A Story About My Stop On the Road In My Journey to Love My NeighborDownload PDF Article Seven years ago, I left my homogenous, suburban life to plant a church in the inner city of Denver where I’ve spent the last thirty years of my life. A mentor of mine in the early years of this journey, an African-American man named Ted Travis, told me, “Jason, the church has all but completely lost the idea of what it means to love your neighbor.” I didn’t understand what he meant that day, but seven years later, I believe I have a better understanding. We live in a separated and segregated world. Minority and majority cultures, by and large, do not understand or interact with one another in deep and meaningful ways. Because of my calling, I was thrust into an environment where I could no longer be passive in this area. Ted told me, “You can’t solve a problem you don’t understand, and you can’t understand from a distance.” This meant I needed to get up close, listen, try to understand, challenge my assumptions, assess any hidden inner racism from which many of us suffer as a result of living in a divided society, and just love. I needed to form deep and meaningful relationships with people across the racial and socio-economic divide. I needed to be a neighbor.
Part of this seven year journey led me to Ferguson, Missouri. On Saturday, November 29th at 12:35pm, I was arrested in St. Louis. I was part of the Denver Freedom Ride organized by a pastor in our neighborhood, Anthony Grimes, and we went to Ferguson at the request of local religious leaders who desired support and encouragement. Our demonstrations were sourced in the long tradition of non-violence and were designed to speak out against the injustices experienced by minorities at the hands of law enforcement, not just in this case but in the countless cases over the years, both seen and unseen. This was one of the many reasons I joined the ride (For a full list of reasons, you can read my article here).
The circumstances around my arrest are that a group of 300 of us gathered on Saturday around a retail center and made several peaceful demonstrations and protests in retail establishments. These were designed to gain attention and to spread the message that minorities have had it with injustice. Upon leaving, we moved up the sidewalk and stood on a grassy hill. The police came and lined up about fifteen feet from the curb, and it became a stand-off. The gap in our country couldn’t be visualized any better: A bunch of white people in blue uniforms and clubs standing against a diverse crowd of citizens demanding their rights. Power vs. the people. I stepped off the curb to get a snapshot of the spacious gap and was immediately reprimanded and told that if I did it again, I’d be arrested. I didn’t know you couldn’t even step into the street. The officers seemed pretty adamant about serving and protecting the asphalt. The reason they gave was that I might impede traffic. It was kind of ironic to me that since the street had been shut down by the cops, there was no such thing as “traffic” to block.
I like to push the line. That’s where I learn – on the edge. But when push comes to shove, I usually walk the line. I’ve never been arrested. I respect law enforcement, and I appreciate the work they do. I collaborate with Denver police on a number of fronts, and we have had a great working relationship. I decided to just go along with the crowd.
The group moved up around the corner. The same line developed. I thought to myself that this would actually be a better picture because there was nothing in the way of a clear shot. I was on the sidewalk and saw a crosswalk where you could walk out to a mini-island. Standing there would give me the perfect picture. A police van was pulling up on my left, but he stopped for me so I could walk across the crosswalk. I nodded to him, walked across the street and stood on the sidewalk being careful not to step on the street. The same officer who had warned me before was about fifty feet away. He turned around and saw me perched on the median and immediately ordered my arrest. I asked him what I did that was wrong since I was on the sidewalk. He looked flustered and said, “You…you…you didn’t walk across the crosswalk!” I told him that wasn’t true, but he wasn’t listening.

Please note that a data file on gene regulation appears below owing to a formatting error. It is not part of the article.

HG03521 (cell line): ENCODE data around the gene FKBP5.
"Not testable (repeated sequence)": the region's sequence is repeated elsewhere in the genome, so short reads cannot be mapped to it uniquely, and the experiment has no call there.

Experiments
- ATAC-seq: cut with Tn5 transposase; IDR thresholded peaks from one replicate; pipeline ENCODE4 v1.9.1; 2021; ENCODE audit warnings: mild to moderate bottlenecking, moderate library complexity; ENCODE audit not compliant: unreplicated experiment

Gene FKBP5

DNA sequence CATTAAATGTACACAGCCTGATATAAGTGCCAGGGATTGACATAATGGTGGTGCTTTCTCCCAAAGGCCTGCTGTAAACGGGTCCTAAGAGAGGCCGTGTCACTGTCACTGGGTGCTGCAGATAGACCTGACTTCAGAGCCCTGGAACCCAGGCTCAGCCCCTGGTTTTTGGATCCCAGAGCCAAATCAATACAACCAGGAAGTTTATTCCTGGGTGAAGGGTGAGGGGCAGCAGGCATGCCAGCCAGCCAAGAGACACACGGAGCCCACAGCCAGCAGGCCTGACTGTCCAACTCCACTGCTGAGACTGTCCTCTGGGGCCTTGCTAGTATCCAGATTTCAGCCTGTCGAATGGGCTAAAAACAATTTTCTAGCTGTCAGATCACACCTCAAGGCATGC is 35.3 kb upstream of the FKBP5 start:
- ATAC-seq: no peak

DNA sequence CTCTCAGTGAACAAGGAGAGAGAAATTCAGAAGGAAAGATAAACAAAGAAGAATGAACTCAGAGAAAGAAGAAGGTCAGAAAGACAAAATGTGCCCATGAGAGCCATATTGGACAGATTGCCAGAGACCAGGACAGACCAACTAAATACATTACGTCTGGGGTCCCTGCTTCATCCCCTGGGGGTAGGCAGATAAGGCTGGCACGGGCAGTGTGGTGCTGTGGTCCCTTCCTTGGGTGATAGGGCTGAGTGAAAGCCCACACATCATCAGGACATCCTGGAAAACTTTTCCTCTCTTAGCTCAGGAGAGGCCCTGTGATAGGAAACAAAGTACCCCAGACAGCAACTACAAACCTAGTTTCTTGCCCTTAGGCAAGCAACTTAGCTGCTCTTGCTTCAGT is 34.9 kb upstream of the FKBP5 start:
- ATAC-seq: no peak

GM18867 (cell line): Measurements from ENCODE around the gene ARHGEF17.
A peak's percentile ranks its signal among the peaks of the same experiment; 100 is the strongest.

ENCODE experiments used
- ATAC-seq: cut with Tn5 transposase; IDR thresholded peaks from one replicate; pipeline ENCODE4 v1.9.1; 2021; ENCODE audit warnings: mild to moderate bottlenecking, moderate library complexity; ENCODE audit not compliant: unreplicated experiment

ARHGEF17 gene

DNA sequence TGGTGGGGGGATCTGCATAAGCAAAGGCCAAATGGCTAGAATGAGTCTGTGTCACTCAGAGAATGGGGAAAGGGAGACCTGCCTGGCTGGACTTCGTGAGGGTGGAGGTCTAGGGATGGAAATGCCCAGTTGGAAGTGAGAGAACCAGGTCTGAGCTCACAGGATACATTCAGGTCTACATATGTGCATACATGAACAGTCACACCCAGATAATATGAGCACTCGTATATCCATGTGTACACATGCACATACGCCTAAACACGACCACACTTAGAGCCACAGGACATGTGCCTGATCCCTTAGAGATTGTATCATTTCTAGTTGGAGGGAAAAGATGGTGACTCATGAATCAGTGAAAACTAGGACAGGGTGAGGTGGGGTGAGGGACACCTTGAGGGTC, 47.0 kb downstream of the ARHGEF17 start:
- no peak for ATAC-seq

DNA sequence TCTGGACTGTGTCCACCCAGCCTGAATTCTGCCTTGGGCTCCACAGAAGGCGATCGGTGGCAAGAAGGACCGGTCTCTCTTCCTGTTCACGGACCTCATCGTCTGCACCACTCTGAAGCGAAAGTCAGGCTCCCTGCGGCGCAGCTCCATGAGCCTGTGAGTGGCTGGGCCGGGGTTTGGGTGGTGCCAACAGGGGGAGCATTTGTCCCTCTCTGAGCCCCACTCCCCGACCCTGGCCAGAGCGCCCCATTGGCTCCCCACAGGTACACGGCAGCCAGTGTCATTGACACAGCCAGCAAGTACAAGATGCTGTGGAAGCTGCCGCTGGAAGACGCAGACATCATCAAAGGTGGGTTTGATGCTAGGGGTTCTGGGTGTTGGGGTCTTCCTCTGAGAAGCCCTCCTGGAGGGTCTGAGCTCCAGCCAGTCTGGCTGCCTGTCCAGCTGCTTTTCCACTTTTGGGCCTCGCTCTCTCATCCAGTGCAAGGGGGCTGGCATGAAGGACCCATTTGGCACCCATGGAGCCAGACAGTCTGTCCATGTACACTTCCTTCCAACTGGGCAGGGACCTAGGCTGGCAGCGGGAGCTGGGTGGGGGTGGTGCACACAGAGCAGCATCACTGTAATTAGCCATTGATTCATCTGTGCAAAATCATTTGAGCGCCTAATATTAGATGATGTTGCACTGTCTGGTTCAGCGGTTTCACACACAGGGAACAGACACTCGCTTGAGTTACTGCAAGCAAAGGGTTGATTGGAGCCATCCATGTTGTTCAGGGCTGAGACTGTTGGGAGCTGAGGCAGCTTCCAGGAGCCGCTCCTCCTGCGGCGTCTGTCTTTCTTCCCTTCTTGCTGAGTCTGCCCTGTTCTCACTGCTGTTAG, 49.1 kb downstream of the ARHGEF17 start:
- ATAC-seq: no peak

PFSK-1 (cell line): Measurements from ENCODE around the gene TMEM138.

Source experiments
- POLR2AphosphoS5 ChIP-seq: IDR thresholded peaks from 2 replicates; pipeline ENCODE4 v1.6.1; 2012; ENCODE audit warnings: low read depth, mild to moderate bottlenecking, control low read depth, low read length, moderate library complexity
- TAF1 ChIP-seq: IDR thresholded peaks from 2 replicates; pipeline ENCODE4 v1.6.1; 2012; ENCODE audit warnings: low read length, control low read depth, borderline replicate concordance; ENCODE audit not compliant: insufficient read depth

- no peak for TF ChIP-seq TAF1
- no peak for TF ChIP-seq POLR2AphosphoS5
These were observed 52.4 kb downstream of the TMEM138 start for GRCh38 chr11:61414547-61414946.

Immediately, several officers came over to me and followed his directions. I was placed in handcuffs, and the paddy wagon was summoned. I couldn’t believe what was happening! I was being arrested by a St. Louis police officer for something I didn’t do. The story of what happened was no longer mine to tell. I had lost all power, and his narrative was going to win.
My mind raced. My son! My third son had joined me on the trip, but he’d have to be cared for by our group. Thankfully, we had a great group that he trusted and knew would watch over him. It occurred to me that I had the bus key that was transporting my son and about twelve of the other freedom riders. I looked at the female officer and asked her if she could just take the key out of my pocket and give it to our team. It was in my front pocket, and I was cuffed. I explained my 12-year-old son was in the crowd, and I wanted to make sure he was ok. She wouldn’t listen. I pleaded with her two more times, and finally she talked to a higher up who agreed. She dug the key out of my pocket and handed it to our videographer.
I was loaded into the back of the police van. It was hot, sterile, and cramped. The sirens went off and this offender was headed to the slammer.
This was not my design. As an organized protest, it was part of our plan to speak loudly but to avoid arrest so as not to shrink our numbers. In the morning planning meeting, some people were talking about making a statement by getting arrested and I told my son that we would not be part of it. I had no intention of getting arrested or putting us in harms way.